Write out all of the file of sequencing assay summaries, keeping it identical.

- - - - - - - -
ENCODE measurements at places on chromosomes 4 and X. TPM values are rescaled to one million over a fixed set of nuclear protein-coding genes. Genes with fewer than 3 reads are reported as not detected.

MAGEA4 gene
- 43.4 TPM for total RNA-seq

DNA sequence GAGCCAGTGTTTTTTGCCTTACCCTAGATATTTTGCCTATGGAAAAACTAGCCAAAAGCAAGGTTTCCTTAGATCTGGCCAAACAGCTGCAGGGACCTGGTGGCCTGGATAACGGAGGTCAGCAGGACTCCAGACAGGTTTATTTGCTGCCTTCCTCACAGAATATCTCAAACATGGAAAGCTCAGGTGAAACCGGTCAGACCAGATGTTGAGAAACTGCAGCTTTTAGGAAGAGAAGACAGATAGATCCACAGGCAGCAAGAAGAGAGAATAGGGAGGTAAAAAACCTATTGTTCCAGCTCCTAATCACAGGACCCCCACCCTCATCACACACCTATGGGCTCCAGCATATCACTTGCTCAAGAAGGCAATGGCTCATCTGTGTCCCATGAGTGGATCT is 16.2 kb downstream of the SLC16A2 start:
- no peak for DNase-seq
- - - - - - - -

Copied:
ENCODE measurements at places on chromosomes 4 and X. TPM values are rescaled to one million over a fixed set of nuclear protein-coding genes. Genes with fewer than 3 reads are reported as not detected.

MAGEA4 gene
- 43.4 TPM for total RNA-seq

DNA sequence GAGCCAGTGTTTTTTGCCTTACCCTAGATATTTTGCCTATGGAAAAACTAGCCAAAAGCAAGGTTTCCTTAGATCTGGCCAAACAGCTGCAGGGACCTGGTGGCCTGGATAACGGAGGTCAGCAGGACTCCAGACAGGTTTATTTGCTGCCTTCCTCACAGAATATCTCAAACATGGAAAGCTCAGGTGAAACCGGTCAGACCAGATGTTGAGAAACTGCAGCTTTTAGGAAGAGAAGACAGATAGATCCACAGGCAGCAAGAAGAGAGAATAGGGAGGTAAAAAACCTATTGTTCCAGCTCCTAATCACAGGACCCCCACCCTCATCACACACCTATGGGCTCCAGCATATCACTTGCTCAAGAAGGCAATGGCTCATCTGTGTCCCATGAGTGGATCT is 16.2 kb downstream of the SLC16A2 start:
- no peak for DNase-seq